Venomous was at Malta at midnight on New Year's Eve 1927 when my father, as the youngest officer
in the ship, struck 16 bells to welcome in the new year. In the
forenoon lots of people came over to see 'Om' (the Captain, Lt Cdr
L.F.N. Ommanney RN) and congratulate him. Mr Corby (Gunner T) “was very
biffed at lunch with the usual result”. He slept until 1215 next day!
My father had taken up polo and played on 3 January. His pony was very frisky: “Scamp,
not having had any exercise for a week, did his best to bolt and nearly
succeeded once. Mountbatten’s ponies have arrived. They are a
picture, tho’ how he will exercise eight of them out here I
The new Captain, Lt Cdr Rushbrooke, arrived on 8 January. It was the season for gales (Gregale) at Malta, and it was “blowing like hell” when the Fleet sailed for Greece. Venomous had quite a job unshackling from her buoy and securing the forecastle once outside took some time. Whitshed
grounded in Msida Creek coming out but got off again. They arrived in
Phaleron Bay off Athens on 13 January. The weather continued windy and
rough, which caused relations with the new Captain to sour. At 0415 the
Captain ordered another anchor to be let go “and then cursed me because I
put it on the brake; the only sensible way. Kept anchor watch on the
bridge in pouring rain”. The whole Fleet shifted berth to Piraeus.
“When we tried to anchor the capstan jammed. Tableau!! In the forenoon
the Captain sent for me and gave me a sermon on how much I had let him
down”. En passage for Navarino on 20 January “I got out of line
avoiding Whitehall and the Captain was again moved to wrath as I had not told him. Some allowance should be made for his newness, I suppose”.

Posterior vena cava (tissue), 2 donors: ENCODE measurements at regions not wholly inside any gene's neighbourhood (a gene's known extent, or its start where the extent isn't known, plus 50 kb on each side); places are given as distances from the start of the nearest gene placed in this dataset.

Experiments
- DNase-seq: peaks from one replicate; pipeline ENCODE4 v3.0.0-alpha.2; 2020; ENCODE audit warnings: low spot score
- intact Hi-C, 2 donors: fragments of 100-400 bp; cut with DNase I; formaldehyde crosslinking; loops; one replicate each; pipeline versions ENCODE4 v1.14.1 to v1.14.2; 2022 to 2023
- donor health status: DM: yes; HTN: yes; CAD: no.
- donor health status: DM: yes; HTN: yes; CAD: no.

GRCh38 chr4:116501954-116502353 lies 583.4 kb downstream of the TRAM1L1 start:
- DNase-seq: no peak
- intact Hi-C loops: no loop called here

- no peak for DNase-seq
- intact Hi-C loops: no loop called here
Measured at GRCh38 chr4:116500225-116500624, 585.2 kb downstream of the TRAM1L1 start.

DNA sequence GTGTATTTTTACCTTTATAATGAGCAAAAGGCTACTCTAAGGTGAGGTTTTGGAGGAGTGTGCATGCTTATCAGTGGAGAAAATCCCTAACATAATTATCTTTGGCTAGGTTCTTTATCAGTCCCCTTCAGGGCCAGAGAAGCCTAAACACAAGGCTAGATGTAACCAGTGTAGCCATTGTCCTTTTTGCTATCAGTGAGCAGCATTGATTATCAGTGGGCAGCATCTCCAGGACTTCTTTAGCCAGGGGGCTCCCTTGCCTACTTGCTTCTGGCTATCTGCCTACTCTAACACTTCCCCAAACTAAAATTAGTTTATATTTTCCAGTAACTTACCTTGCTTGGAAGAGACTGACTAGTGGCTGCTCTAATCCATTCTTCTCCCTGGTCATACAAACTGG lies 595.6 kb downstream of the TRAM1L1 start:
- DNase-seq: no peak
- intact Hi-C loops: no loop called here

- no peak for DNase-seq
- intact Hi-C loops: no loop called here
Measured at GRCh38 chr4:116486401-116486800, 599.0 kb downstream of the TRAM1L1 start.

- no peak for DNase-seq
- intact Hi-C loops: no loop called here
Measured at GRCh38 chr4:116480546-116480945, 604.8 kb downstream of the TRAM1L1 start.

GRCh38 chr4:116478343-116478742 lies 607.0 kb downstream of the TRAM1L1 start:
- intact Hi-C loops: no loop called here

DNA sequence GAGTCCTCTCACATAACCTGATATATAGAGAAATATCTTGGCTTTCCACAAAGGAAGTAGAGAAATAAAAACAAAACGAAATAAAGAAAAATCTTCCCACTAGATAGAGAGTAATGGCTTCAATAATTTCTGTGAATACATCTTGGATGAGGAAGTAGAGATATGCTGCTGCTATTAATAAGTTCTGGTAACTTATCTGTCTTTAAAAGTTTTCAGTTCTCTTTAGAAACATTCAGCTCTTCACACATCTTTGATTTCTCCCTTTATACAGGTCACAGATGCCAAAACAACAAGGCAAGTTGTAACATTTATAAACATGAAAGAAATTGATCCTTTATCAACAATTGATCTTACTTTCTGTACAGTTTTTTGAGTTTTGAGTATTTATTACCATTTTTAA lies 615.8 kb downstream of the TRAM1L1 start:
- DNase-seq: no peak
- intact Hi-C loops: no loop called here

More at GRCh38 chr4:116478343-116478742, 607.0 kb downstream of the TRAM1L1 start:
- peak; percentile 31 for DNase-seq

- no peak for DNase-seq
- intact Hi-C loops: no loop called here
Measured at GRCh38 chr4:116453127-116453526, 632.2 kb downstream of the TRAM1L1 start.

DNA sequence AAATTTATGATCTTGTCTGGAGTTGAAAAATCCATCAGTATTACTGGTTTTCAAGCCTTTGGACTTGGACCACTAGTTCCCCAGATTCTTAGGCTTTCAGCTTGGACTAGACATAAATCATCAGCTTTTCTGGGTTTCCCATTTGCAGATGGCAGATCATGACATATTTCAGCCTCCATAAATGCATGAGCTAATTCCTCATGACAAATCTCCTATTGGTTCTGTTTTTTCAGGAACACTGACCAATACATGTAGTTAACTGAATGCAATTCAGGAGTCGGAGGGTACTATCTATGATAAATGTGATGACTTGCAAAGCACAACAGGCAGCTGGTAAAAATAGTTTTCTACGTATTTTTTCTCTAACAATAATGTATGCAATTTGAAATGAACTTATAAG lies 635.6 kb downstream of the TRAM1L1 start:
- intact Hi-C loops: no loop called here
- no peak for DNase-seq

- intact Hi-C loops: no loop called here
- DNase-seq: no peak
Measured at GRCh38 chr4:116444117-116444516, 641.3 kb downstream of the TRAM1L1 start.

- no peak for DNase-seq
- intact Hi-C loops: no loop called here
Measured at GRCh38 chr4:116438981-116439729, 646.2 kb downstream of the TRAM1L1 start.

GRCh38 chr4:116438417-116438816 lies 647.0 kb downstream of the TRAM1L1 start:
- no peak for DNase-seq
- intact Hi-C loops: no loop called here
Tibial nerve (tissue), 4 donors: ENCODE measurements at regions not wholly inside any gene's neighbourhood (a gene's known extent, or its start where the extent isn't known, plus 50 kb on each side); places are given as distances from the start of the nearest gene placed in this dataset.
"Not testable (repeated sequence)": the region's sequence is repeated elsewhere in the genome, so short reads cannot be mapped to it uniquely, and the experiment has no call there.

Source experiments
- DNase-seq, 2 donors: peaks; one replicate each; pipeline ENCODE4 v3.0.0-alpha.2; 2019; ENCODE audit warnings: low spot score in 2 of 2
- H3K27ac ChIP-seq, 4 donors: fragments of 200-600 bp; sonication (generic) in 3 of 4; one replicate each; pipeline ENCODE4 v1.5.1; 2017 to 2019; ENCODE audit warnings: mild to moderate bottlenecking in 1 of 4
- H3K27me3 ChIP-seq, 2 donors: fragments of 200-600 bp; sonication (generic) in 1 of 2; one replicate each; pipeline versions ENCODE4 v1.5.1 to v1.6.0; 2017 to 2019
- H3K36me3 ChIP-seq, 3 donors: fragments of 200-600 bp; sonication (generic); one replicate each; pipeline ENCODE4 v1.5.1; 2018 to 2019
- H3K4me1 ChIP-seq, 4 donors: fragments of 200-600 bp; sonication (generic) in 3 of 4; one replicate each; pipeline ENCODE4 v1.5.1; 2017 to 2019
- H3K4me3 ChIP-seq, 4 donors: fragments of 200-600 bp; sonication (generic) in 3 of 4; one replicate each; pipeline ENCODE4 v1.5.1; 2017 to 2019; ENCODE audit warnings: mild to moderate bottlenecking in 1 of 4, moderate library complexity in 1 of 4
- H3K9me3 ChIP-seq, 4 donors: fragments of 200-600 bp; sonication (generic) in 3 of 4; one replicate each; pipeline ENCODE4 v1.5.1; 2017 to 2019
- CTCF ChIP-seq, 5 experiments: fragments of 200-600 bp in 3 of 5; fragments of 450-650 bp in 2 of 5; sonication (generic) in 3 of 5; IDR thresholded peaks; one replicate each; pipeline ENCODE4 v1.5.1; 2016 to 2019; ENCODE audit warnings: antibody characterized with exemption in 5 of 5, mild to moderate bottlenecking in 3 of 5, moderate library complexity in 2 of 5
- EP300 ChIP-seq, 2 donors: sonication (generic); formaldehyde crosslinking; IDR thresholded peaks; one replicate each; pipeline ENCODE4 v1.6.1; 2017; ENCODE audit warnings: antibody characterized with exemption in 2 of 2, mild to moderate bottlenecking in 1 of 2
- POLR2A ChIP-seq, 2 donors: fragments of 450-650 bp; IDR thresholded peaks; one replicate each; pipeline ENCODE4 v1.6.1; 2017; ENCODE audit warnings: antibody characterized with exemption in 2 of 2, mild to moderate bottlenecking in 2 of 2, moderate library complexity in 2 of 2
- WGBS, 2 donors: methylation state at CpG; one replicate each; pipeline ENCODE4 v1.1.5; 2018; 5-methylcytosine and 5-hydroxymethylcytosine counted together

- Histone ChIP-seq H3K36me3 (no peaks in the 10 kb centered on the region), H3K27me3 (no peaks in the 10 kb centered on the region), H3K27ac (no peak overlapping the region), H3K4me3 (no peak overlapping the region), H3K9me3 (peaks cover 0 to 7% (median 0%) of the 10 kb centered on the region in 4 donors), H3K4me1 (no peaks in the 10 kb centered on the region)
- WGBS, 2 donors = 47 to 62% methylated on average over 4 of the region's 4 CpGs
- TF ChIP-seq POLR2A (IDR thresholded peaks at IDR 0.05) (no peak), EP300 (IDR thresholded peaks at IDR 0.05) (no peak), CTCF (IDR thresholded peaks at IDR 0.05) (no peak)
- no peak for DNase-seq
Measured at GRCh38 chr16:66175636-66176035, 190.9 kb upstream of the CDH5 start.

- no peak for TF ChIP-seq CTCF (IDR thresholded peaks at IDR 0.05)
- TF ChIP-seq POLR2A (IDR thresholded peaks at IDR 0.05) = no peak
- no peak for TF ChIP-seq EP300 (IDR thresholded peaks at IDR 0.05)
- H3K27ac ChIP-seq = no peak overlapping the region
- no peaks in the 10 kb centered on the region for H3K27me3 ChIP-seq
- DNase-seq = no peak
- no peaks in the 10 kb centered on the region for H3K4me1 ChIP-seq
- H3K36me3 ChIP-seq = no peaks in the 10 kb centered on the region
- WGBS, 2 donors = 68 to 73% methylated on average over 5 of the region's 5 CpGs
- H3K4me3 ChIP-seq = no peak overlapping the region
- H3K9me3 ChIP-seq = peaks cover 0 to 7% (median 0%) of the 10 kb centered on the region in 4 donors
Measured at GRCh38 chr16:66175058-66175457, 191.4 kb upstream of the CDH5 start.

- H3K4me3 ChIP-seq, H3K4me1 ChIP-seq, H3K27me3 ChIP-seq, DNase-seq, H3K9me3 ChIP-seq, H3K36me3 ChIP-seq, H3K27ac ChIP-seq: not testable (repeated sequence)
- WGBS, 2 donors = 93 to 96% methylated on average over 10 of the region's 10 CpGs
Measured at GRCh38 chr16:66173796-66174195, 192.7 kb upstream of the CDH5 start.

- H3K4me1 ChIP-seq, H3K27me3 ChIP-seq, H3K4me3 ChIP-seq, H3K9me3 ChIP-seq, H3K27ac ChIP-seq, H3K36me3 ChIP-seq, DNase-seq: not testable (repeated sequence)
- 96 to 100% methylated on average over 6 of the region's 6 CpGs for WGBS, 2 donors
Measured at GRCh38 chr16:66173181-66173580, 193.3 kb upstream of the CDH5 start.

On the 6 October the Fleet arrived arrived in
Famagusta. My father was very pleased to get a letter from Mrs du
Boulay asking him to come and stay with them for as long as he could.
After a day of hard work to get the Ship’s Office business done, and a
hitch because the Captain would not sign papers in the evening he
escaped to Nicosia and the company of Flavia du Boulay on 8 October. On
after dinner 13 October he was forced to say goodbye and start on the
“doleful trek to Famagusta” in the du Boulays’ car. “I was very sorry
indeed to go and I really know of no people with whom I would rather
stay. They are amusing and friendly and they do not worry you in any
way. I very much wonder if I shall ever see them again. I certainly
On 15 October the Fleet arrived in Haifa. My father decided that he had
neither the time nor money to go to Jerusalem, but hired a car with the
Chief, the Gunner and the Midshipman and went on an excursion to
Nazareth and Tiberius. He found both disappointingly modern. On the way
back they “stopped by an Arab mud hut and I took a photograph of the
Chief, suitably garbed with a napkin round his head, holding a small
and most reluctant Arab brat in his arms!”
The 'snottie' with the Gunner and "Chief" pose with camel at Cana of Galilee where the water was turned into wine (left)
The "Chief" with napkin round his head poses with reluctant "Arab brat" (right) Courtesy of Frank Donald
The Fleet sailed for Malta on 21 October. They arrived at that
“infernal hole” in pouring rain and “there was quite a decent lop on so
of course the flotillas oiled outside. Vansittart parted three wires
and we bent three awning stanchions under the Brambleleaf's (the